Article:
A clear and equal path paved for footballers

Adelaide Crows v GWS Giants, AFLW round one, Thebarton Oval, February 4. Photo: Dani Brown.
Adelaide Crows v GWS Giants, AFLW round one, Thebarton Oval, February 4. Photo: Dani Brown.

Who was surprised by the standard of footy played by the ladies in round one of the AFLW league on the weekend?

Be honest. I know I was.

There was a lot of hype building up before the first round of the AFL Women’s league. All-star matches held as curtain-raisers last year raised the expectations of some spectators, but others kept in mind that men have had over a century to develop their league compared the few years women have built theirs.

People went in droves to watch the historic matches. For the first ever AFLW match, 24,500 people packed into Ikon Park in Victoria and roughly 1000 people were turned away. At the Adelaide game, I was one of the 9200 supporters who got out in the rain at Thebarton Oval to watch the Crows take on GWS (and win – you beauty).

More than 50,000 people attended a game over the weekend. But can it hold up?

Did free entry to games help with numbers? Yes. Did the lure of being part of history draw bigger crowds? Of course. Will the same amount of people watch this weekend? Well, that's a game of 'wait and see'.

Adelaide Crows' Dayna Cox lays a tackle during the round one AFLW match against GWS on Saturday, February 4. Photo: Dani Brown.

Adelaide Crows' Dayna Cox lays a tackle during the round one AFLW match against GWS on Saturday, February 4. Photo: Dani Brown.

As the match day nerves fall away and the skill standard increases, the game will become more of a spectacle, and get one-time attendees wanting to see more.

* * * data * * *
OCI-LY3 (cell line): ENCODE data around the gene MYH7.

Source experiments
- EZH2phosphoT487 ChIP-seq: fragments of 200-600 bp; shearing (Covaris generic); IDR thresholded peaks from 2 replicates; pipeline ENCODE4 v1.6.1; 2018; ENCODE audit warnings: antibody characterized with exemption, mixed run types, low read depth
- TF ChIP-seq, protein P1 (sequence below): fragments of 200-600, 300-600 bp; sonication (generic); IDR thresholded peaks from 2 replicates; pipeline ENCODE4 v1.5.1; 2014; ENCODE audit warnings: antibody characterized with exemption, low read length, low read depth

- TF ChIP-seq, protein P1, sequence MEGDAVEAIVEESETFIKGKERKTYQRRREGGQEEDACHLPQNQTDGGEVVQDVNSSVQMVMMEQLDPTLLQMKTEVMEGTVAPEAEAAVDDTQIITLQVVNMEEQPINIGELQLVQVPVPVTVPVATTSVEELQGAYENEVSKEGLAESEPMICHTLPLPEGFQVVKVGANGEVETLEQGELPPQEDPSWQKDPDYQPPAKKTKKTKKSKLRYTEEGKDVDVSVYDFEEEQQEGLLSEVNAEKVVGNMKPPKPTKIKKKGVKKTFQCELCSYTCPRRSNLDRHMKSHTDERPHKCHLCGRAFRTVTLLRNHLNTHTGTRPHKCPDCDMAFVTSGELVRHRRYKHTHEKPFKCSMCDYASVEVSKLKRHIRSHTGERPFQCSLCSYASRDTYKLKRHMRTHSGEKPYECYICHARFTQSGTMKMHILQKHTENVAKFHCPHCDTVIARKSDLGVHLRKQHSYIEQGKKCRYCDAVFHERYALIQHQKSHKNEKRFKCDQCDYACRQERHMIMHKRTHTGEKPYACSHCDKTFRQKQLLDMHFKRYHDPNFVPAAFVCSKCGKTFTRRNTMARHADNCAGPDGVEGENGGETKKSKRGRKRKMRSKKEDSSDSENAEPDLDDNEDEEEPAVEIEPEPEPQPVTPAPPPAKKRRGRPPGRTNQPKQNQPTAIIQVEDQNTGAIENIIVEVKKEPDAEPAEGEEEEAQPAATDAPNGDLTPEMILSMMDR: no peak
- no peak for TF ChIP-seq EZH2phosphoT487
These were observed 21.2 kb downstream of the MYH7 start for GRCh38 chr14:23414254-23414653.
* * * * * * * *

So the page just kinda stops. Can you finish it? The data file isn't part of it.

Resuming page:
Disposal efficiency was lacking, and dropped marks were an issue. But they are things to work on as the season progresses. 

The defensive pressure from some sides was intense, and there were some brilliant passages of play going forward. 

It was great to see the big-name cross-code players and Olympians make their mark on the game and not just be used to draw in fans. Hello, Erin Phillips.

As a female footballer myself, seeing AFLW actually happening right before my eyes gave me goosebumps. There is not much more I wanted as a kid than to be able to play footy like my heroes Matthew Lloyd and Nigel Smart, but it wasn't much of a possibility.

Now South Australia's little girls can follow a clear path to professional football. From Auskick, to academies, to local leagues like the Great Southern Women's Football League starting up, to the SANFL Women's competition, to the AFLW – they can be the next Taylor Walker or Chad Wingard.

How great it is, to see this dream become a reality. I'm sure there will be many more girls reaching for the stars - or, at least, the ball from on top of another girl’s shoulders.